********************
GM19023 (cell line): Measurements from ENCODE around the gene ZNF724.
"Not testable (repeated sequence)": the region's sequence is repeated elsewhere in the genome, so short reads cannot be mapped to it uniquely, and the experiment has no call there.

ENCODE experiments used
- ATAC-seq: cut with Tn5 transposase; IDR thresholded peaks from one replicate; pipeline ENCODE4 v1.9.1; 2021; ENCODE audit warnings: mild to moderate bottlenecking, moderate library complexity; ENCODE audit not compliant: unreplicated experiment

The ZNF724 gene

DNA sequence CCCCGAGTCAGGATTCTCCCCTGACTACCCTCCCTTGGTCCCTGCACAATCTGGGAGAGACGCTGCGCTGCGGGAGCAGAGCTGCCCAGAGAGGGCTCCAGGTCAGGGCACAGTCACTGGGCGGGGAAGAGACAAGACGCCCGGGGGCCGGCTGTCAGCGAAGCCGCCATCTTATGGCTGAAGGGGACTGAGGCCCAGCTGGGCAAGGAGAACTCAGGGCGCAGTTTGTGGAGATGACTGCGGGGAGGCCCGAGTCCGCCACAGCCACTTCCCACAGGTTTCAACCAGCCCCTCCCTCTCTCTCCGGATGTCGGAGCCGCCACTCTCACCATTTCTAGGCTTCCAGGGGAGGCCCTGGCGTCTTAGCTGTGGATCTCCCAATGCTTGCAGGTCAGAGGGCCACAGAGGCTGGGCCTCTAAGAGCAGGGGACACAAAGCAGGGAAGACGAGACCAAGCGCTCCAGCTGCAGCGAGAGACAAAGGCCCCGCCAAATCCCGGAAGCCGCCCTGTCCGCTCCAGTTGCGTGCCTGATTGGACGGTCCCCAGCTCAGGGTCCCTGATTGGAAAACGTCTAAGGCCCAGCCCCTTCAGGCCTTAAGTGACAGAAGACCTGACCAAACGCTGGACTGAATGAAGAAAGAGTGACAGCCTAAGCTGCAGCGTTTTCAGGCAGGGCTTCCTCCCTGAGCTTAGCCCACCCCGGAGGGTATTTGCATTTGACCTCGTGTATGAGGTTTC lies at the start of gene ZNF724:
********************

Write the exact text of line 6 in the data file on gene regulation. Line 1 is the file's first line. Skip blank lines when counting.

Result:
DNA sequence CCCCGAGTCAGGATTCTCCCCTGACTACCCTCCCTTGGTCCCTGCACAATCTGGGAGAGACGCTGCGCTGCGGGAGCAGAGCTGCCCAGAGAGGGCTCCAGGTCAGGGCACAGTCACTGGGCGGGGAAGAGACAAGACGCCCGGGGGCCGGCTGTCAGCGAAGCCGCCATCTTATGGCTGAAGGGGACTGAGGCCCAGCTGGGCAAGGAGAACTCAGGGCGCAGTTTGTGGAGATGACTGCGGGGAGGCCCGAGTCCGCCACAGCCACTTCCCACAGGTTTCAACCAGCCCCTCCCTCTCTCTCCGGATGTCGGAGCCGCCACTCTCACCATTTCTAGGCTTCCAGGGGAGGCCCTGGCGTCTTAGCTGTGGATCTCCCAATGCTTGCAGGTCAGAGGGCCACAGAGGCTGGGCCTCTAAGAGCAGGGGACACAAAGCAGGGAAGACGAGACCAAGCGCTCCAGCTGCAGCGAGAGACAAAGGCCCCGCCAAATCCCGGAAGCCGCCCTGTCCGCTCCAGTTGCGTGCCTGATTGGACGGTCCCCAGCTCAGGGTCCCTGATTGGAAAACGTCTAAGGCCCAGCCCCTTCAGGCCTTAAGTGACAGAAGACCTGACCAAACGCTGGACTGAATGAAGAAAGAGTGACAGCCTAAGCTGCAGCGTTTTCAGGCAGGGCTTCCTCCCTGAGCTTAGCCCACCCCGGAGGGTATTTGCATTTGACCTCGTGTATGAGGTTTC lies at the start of gene ZNF724: